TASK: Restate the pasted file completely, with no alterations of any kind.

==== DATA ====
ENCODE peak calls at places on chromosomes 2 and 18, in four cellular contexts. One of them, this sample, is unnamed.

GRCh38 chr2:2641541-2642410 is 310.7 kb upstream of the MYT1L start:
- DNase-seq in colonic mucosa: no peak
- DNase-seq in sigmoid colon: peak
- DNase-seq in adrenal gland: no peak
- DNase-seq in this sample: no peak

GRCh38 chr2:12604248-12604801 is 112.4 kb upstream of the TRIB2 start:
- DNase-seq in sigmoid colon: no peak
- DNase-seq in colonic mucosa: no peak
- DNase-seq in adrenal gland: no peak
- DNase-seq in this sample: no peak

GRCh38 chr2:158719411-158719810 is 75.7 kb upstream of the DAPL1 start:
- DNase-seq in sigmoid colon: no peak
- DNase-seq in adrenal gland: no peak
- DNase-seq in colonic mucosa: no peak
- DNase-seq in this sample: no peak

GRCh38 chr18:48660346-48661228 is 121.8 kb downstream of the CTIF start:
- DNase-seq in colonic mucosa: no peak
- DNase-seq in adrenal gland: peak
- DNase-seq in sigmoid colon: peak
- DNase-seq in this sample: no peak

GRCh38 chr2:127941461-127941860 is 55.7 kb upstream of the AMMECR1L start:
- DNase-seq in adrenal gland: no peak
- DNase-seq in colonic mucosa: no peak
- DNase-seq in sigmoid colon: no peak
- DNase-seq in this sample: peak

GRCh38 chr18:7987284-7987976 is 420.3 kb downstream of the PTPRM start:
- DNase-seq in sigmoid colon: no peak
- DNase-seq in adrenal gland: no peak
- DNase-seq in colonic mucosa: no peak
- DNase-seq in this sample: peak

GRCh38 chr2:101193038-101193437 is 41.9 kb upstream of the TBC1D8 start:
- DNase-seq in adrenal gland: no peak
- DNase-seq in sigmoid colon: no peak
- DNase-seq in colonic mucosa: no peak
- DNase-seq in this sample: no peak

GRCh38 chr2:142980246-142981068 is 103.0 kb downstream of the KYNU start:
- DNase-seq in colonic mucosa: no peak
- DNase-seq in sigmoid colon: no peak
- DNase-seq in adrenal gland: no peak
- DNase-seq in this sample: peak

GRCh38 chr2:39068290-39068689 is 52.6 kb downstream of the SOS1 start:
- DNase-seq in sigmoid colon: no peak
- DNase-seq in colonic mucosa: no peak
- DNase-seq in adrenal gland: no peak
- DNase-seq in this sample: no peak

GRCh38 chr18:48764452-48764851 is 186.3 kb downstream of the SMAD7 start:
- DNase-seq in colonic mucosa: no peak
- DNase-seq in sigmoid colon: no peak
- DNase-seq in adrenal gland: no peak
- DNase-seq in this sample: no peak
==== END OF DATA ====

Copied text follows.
ENCODE peak calls at places on chromosomes 2 and 18, in four cellular contexts. One of them, this sample, is unnamed.

GRCh38 chr2:2641541-2642410 is 310.7 kb upstream of the MYT1L start:
- DNase-seq in colonic mucosa: no peak
- DNase-seq in sigmoid colon: peak
- DNase-seq in adrenal gland: no peak
- DNase-seq in this sample: no peak

GRCh38 chr2:12604248-12604801 is 112.4 kb upstream of the TRIB2 start:
- DNase-seq in sigmoid colon: no peak
- DNase-seq in colonic mucosa: no peak
- DNase-seq in adrenal gland: no peak
- DNase-seq in this sample: no peak

GRCh38 chr2:158719411-158719810 is 75.7 kb upstream of the DAPL1 start:
- DNase-seq in sigmoid colon: no peak
- DNase-seq in adrenal gland: no peak
- DNase-seq in colonic mucosa: no peak
- DNase-seq in this sample: no peak

GRCh38 chr18:48660346-48661228 is 121.8 kb downstream of the CTIF start:
- DNase-seq in colonic mucosa: no peak
- DNase-seq in adrenal gland: peak
- DNase-seq in sigmoid colon: peak
- DNase-seq in this sample: no peak

GRCh38 chr2:127941461-127941860 is 55.7 kb upstream of the AMMECR1L start:
- DNase-seq in adrenal gland: no peak
- DNase-seq in colonic mucosa: no peak
- DNase-seq in sigmoid colon: no peak
- DNase-seq in this sample: peak

GRCh38 chr18:7987284-7987976 is 420.3 kb downstream of the PTPRM start:
- DNase-seq in sigmoid colon: no peak
- DNase-seq in adrenal gland: no peak
- DNase-seq in colonic mucosa: no peak
- DNase-seq in this sample: peak

GRCh38 chr2:101193038-101193437 is 41.9 kb upstream of the TBC1D8 start:
- DNase-seq in adrenal gland: no peak
- DNase-seq in sigmoid colon: no peak
- DNase-seq in colonic mucosa: no peak
- DNase-seq in this sample: no peak

GRCh38 chr2:142980246-142981068 is 103.0 kb downstream of the KYNU start:
- DNase-seq in colonic mucosa: no peak
- DNase-seq in sigmoid colon: no peak
- DNase-seq in adrenal gland: no peak
- DNase-seq in this sample: peak

GRCh38 chr2:39068290-39068689 is 52.6 kb downstream of the SOS1 start:
- DNase-seq in sigmoid colon: no peak
- DNase-seq in colonic mucosa: no peak
- DNase-seq in adrenal gland: no peak
- DNase-seq in this sample: no peak

GRCh38 chr18:48764452-48764851 is 186.3 kb downstream of the SMAD7 start:
- DNase-seq in colonic mucosa: no peak
- DNase-seq in sigmoid colon: no peak
- DNase-seq in adrenal gland: no peak
- DNase-seq in this sample: no peak